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El Privilegio de Mandar

From Wikipedia, the free encyclopedia

El Privilegio de Mandar
Country of originMexico
No. of seasons2
No. of episodes79
Executive producerCarla Estrada
Running timec. 25 minuets (per episode)
Original release
NetworkCanal de las Estrellas
ReleaseOctober 25, 2004 (2004-10-25) –
July 9, 2006 (2006-07-09)

El Privilegio de Mandar (The Privilege to Rule, literally "The Privilege of Commanding") is a Mexican political parody broadcast by Televisa on Canal de las Estrellas. It started as a sketch on another Televisa show, called La Parodia, that parodies political, social and cultural events happening in Mexico. High ratings kept the show running.

It was first broadcast on October 25, 2004, during La Parodia. Soon, the high success of the program encouraged the producers to separate it from the other show, so on January 3, 2005, it became an independent show.

The show's title and theme song were inspired by the successful soap opera El Privilegio de Amar.

Televisa broadcast what is considered the last episode of the series on July 9, 2006, just after the federal elections in Mexico. However, some of the actors who performed leading roles (such as Arath de la Torre, who played the role of presidential candidate of the Institutional Revolutionary Party (PRI), Roberto Madrazo) stated that in a few years, when political events have advanced, they will make a return to see how things are.


In September 2004, La Parodia was one of the most successful shows on Mexican television. Characters presented here first would later appear on El Privilegio de Mandar, like "Chente" and "Andrés Manuel". The idea of the name "Privilegio" emerged from a skit on the famous Mexican telenovela El Privilegio de Amar (The privilege of loving), so the main title was presented with golden letters and slide images, just like a telenovela. This show was first aired as a section on La Parodia, on Monday October 25, 2004, at 10pm with its first episode, "El Informe". This quickly became such a success that from January 3, 2005, it became a show in its own right, La Parodia now being broadcast on Sundays. In September of the same year, Alter Films released a DVD containing the first ten broadcast episodes of El Privilegio de Mandar.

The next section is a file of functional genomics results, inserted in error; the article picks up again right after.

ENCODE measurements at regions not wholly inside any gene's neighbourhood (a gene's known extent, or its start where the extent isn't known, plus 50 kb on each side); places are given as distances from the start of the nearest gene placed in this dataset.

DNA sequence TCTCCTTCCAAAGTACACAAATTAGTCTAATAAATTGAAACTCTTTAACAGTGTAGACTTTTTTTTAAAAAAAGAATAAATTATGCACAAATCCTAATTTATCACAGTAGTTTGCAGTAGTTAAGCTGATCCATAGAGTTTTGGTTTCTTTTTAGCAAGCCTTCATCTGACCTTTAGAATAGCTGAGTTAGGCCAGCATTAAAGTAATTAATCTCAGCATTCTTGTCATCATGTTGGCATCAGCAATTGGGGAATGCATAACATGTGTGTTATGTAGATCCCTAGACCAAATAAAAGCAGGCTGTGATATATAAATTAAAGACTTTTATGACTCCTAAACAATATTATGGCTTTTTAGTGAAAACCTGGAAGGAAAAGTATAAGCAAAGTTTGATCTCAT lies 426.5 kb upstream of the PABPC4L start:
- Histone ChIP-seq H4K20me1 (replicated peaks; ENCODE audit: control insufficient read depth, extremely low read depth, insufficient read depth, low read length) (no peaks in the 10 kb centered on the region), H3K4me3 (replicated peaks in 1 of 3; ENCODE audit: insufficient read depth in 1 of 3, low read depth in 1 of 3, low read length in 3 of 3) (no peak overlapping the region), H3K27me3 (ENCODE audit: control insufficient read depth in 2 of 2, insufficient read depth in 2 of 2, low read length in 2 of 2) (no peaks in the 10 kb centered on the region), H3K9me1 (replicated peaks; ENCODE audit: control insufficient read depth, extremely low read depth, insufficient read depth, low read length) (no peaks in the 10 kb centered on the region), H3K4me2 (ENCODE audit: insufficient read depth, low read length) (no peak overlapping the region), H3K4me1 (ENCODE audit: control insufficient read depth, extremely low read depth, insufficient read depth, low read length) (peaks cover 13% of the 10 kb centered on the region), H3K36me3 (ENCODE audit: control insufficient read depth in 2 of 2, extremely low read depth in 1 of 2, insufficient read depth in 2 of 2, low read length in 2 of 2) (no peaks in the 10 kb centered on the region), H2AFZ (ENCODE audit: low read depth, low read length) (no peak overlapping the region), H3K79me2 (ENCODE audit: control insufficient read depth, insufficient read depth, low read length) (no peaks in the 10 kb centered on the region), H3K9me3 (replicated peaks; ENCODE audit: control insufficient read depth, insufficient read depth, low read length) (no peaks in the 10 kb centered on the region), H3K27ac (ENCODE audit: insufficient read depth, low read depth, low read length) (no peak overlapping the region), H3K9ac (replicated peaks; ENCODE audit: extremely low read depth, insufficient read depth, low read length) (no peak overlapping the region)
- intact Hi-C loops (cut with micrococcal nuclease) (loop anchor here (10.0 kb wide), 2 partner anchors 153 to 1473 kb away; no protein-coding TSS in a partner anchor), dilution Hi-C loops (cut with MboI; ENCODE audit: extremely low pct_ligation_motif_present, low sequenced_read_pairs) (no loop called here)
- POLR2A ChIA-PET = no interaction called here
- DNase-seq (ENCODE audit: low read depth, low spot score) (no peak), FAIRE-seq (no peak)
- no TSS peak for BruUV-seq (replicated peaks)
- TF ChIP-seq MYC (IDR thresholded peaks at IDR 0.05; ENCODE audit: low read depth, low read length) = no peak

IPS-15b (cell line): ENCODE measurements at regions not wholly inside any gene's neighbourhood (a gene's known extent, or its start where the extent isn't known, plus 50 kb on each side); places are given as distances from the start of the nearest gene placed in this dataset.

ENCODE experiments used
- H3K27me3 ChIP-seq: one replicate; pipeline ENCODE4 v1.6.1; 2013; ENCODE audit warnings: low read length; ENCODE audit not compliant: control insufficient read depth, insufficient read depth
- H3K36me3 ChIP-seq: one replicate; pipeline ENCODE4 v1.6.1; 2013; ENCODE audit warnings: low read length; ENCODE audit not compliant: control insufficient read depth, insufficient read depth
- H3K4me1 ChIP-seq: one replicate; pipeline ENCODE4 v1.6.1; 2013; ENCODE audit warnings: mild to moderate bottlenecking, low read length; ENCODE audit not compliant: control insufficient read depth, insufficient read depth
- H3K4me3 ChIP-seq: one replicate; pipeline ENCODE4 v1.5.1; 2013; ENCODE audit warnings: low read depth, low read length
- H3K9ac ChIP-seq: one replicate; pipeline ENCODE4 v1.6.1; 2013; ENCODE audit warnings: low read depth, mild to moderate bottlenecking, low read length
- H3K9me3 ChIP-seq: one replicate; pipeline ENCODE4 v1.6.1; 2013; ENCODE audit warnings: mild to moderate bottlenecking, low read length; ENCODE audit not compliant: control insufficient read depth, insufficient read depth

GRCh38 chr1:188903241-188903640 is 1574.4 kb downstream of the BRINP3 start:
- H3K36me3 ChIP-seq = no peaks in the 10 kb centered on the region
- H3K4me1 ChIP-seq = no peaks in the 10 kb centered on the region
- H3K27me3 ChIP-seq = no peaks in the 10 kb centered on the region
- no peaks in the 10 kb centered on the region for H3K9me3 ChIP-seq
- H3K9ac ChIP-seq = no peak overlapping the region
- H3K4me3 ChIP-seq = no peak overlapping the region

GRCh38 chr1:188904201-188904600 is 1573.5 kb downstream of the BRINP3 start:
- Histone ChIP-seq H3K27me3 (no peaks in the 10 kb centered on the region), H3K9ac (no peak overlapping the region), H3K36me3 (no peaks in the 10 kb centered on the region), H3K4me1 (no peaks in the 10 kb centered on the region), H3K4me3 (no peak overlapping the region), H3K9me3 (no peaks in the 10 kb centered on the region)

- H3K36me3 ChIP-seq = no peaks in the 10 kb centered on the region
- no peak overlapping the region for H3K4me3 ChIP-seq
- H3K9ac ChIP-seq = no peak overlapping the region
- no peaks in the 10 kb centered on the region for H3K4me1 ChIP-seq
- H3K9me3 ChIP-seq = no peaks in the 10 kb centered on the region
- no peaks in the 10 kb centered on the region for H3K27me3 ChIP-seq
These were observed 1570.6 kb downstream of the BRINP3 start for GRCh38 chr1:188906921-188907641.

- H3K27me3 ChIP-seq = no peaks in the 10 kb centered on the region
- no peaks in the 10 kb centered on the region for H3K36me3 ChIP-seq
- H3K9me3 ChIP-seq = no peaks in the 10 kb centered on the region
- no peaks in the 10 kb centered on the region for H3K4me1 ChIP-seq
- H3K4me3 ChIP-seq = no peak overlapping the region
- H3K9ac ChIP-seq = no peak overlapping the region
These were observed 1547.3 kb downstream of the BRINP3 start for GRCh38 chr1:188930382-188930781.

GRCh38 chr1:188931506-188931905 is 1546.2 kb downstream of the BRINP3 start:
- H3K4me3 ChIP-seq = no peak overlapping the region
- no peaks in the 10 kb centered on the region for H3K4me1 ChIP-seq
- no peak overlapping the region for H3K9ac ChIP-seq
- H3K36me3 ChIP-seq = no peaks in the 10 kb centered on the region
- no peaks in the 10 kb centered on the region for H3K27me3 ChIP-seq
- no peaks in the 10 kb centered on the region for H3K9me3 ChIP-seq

The show followed closely the world of the Mexican and even foreign politics, from the 2004 videoscandals and the Desafuero judges to the last 2006 Mexican general elections. During its broadcast, the show had several guest artists, like Consuelo Duval (from La Hora Pico and La Familia P.Luche). It won the 2005 TVyNovelas Award for Best Comic Program.

The show made history as the first political parody ever aired in Mexico, where every single political person was parodied. On Saturday July 8, Televisa broadcast a special programme hosted by Mexican entertainer and actor Ernesto Laguardia, in which scenes were presented from the first episodes of the show, interviews with the actors and the people parodied, as well as "behind the scenes" specials.